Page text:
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Steve Bannon Surrenders After Being Indicted On Contempt Of Congress Charges
Steve Bannon, former adviser to Donald Trump, arrives to a Federal Bureau of Investigation (FBI) field office in Washington, D.C., U.S., on Monday, Nov. 15, 2021. Bannon last week was indicted for defying subpoenas by the special congressional committee investigating the deadly Jan. 6 assault on the U.S. Capitol, a major move by the Justice Department to compel cooperation by the former president's associates. Photographer:
Stefani Reynolds/Bloomberg via Getty Images

Steve Bannon has turned himself over to federal authorities after Congress levied contempt charges against him for defying a subpoena from a House select committee investigating the January 6 riot at the U.S. Capitol.

Bannon was taken into custody Monday and will be processed. He is expected to appear in court later Monday afternoon.

The once-top adviser to former President Donald Trump faces two counts of criminal contempt – one for refusing to appear to give a deposition before Congress and another for rejecting a demand for documents in response to a subpoena from the committee.

Bannon, 67, spoke with reporters before he entered the FBI’s field office in Washington, D.C. The turn-over was live-streamed on Gettr. “I don’t want anybody to take their eye off the ball what we do every day,” he said.

“We got the Hispanics going on our side, Americans coming on our side. We’re taking down the Biden regime,” said Bannon, who now hosts the show “War Room.” “Remember, signal, not noise,” he said. “This is all noise, that’s signal.”

Bannon faces up to two years in jail if convicted on both counts and fines of up to $2,000.

The Department of Justice on Friday released a statement on the indictments.

Stephen K. Bannon was indicted today by a federal grand jury on two counts of contempt of Congress stemming from his failure to comply with a subpoena issued by the House Select Committee investigating the Jan. 6 breach of the U.S. Capitol.

Bannon, 67, is charged with one contempt count involving his refusal to appear for a deposition and another involving his refusal to produce documents, despite a subpoena from the House Select Committee to Investigate the January 6 Attack on the U.S. Capitol. An arraignment date has not yet been set in the U.S. District Court for the District of Columbia.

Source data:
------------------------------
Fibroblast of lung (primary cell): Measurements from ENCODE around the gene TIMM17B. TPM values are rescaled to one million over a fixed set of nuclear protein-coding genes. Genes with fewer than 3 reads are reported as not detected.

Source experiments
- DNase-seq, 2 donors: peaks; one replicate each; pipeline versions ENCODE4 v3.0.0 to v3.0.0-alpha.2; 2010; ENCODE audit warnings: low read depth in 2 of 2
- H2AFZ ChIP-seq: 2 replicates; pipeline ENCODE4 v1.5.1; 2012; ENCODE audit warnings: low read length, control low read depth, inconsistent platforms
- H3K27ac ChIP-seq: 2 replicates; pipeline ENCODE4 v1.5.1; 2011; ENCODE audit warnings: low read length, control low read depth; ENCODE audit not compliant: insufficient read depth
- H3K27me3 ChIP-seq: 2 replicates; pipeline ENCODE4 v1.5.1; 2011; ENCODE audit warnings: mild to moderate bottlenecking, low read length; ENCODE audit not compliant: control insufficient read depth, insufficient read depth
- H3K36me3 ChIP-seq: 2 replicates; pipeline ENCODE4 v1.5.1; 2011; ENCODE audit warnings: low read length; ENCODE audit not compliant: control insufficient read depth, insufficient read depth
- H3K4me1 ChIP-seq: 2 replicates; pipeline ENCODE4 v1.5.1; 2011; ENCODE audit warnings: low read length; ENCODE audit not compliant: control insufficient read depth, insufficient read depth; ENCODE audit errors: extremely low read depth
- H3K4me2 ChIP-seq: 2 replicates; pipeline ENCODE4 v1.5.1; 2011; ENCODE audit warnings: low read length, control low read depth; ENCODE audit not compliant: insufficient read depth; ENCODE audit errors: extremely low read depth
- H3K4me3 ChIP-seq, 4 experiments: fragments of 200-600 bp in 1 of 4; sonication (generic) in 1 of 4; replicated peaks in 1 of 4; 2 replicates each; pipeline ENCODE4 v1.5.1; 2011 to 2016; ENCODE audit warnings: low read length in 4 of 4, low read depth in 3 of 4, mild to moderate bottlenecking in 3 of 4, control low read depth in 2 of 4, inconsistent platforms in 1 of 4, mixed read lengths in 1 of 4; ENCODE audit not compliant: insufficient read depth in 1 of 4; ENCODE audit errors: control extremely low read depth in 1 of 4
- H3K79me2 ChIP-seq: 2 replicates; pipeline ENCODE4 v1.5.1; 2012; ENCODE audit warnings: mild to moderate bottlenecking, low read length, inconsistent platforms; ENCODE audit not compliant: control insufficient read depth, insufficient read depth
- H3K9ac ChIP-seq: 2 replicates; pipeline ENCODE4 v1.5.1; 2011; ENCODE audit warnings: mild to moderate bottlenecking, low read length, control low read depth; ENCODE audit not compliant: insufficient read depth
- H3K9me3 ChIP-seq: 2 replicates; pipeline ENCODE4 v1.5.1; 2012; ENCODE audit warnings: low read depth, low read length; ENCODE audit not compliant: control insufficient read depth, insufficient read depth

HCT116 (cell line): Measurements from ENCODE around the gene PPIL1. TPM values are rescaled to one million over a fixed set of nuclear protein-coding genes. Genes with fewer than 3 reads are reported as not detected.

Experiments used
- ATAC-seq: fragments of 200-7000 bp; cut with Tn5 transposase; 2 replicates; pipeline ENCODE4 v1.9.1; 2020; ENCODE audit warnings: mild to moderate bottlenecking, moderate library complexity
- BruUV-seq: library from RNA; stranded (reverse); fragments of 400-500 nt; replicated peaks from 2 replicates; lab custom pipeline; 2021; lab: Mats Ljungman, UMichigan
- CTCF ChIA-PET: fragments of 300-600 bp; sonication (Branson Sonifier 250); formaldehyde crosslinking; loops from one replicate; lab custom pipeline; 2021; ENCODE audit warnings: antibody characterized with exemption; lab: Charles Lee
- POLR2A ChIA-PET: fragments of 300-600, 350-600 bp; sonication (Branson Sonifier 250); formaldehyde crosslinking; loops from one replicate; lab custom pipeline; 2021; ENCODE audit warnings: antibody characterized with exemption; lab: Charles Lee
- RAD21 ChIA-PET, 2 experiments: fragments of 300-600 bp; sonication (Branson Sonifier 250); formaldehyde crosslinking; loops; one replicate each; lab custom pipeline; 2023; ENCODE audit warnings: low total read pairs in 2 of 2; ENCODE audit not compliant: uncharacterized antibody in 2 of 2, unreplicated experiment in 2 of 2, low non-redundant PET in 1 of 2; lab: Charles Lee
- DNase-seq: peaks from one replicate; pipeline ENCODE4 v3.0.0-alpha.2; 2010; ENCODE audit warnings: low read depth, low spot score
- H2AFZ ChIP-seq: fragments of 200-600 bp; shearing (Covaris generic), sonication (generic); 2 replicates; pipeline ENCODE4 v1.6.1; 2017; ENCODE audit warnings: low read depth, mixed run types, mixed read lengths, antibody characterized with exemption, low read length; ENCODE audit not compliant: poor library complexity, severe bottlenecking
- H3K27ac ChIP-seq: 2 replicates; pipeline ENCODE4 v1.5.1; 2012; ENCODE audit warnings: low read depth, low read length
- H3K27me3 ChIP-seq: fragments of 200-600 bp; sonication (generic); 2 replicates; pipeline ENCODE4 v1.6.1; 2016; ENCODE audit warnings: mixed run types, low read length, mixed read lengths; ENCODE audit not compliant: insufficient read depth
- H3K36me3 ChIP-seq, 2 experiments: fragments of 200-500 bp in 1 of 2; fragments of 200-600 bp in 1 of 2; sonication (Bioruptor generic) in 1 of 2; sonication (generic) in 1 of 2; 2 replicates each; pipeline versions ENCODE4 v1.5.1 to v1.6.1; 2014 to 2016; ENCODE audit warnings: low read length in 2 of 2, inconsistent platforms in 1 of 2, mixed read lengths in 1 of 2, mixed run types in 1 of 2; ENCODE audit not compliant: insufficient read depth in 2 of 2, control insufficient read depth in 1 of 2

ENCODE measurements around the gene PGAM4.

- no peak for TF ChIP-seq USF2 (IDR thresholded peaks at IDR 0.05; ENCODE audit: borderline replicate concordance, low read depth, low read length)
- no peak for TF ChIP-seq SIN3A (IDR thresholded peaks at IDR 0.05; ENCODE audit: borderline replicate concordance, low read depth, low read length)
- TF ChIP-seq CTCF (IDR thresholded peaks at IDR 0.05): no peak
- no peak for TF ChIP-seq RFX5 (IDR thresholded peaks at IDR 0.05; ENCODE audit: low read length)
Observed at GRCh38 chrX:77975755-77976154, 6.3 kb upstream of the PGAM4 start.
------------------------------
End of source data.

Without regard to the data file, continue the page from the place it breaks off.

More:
“Since my first day in office, I have promised Justice Department employees that together we would show the American people by word and deed that the department adheres to the rule of law, follows the facts and the law and pursues equal justice under the law,” said Attorney General Merrick B. Garland. “Today’s charges reflect the department’s steadfast commitment to these principles.”

“As detailed in the indictment, on Sept. 23, 2021, the Select Committee issued a subpoena to Mr. Bannon,” said U.S. Attorney Matthew M. Graves for the District of Columbia. “The subpoena required him to appear and produce documents to the Select Committee, and to appear for a deposition before the Select Committee. According to the indictment, Mr. Bannon refused to appear to give testimony as required by subpoena and refused to produce documents in compliance with a subpoena.”

In its subpoena, the Select Committee said it had reason to believe that Bannon had information relevant to understanding events related to Jan. 6. Bannon, formerly a Chief Strategist and Counselor to the President, has been a private citizen since departing the White House in 2017.

Each count of contempt of Congress carries a minimum of 30 days and a maximum of one year in jail, as well as a fine of $100 to $1,000. A federal district court judge will determine any sentence after considering the U.S. Sentencing Guidelines and other statutory factors.

An indictment is merely an allegation and all defendants are presumed innocent until proven guilty beyond a reasonable doubt in a court of law.

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